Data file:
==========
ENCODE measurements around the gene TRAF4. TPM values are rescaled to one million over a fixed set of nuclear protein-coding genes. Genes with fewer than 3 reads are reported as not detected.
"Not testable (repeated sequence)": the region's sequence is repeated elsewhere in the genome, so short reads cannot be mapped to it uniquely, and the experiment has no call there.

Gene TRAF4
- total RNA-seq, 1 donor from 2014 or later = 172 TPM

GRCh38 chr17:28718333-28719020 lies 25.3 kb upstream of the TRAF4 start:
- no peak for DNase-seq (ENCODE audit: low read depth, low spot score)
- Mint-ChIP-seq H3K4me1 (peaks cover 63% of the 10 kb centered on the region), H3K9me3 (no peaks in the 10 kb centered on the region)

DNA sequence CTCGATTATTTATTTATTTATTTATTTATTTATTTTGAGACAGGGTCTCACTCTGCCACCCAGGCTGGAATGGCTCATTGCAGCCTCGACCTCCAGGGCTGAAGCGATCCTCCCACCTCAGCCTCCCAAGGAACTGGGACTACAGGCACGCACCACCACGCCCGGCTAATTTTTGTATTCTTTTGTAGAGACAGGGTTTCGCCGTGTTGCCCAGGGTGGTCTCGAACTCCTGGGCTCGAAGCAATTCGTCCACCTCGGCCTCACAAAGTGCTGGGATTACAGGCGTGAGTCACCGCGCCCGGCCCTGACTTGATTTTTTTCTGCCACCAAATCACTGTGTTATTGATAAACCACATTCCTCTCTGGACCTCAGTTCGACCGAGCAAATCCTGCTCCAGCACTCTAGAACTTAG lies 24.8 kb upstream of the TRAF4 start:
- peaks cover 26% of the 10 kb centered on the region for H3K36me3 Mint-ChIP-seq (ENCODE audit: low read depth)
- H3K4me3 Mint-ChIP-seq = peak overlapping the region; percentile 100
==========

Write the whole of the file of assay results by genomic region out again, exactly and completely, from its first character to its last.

ENCODE measurements around the gene TRAF4. TPM values are rescaled to one million over a fixed set of nuclear protein-coding genes. Genes with fewer than 3 reads are reported as not detected.
"Not testable (repeated sequence)": the region's sequence is repeated elsewhere in the genome, so short reads cannot be mapped to it uniquely, and the experiment has no call there.

Gene TRAF4
- total RNA-seq, 1 donor from 2014 or later = 172 TPM

GRCh38 chr17:28718333-28719020 lies 25.3 kb upstream of the TRAF4 start:
- no peak for DNase-seq (ENCODE audit: low read depth, low spot score)
- Mint-ChIP-seq H3K4me1 (peaks cover 63% of the 10 kb centered on the region), H3K9me3 (no peaks in the 10 kb centered on the region)

DNA sequence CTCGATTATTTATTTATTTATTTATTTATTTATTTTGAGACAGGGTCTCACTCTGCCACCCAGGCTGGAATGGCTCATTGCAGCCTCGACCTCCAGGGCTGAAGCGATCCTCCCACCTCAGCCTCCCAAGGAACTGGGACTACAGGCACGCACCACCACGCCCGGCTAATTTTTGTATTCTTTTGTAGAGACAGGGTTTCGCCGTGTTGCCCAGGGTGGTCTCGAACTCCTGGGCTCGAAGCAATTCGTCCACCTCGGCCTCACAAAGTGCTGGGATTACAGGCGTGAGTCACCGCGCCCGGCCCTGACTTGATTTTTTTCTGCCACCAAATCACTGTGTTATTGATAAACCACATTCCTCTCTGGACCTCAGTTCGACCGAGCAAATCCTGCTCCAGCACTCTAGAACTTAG lies 24.8 kb upstream of the TRAF4 start:
- peaks cover 26% of the 10 kb centered on the region for H3K36me3 Mint-ChIP-seq (ENCODE audit: low read depth)
- H3K4me3 Mint-ChIP-seq = peak overlapping the region; percentile 100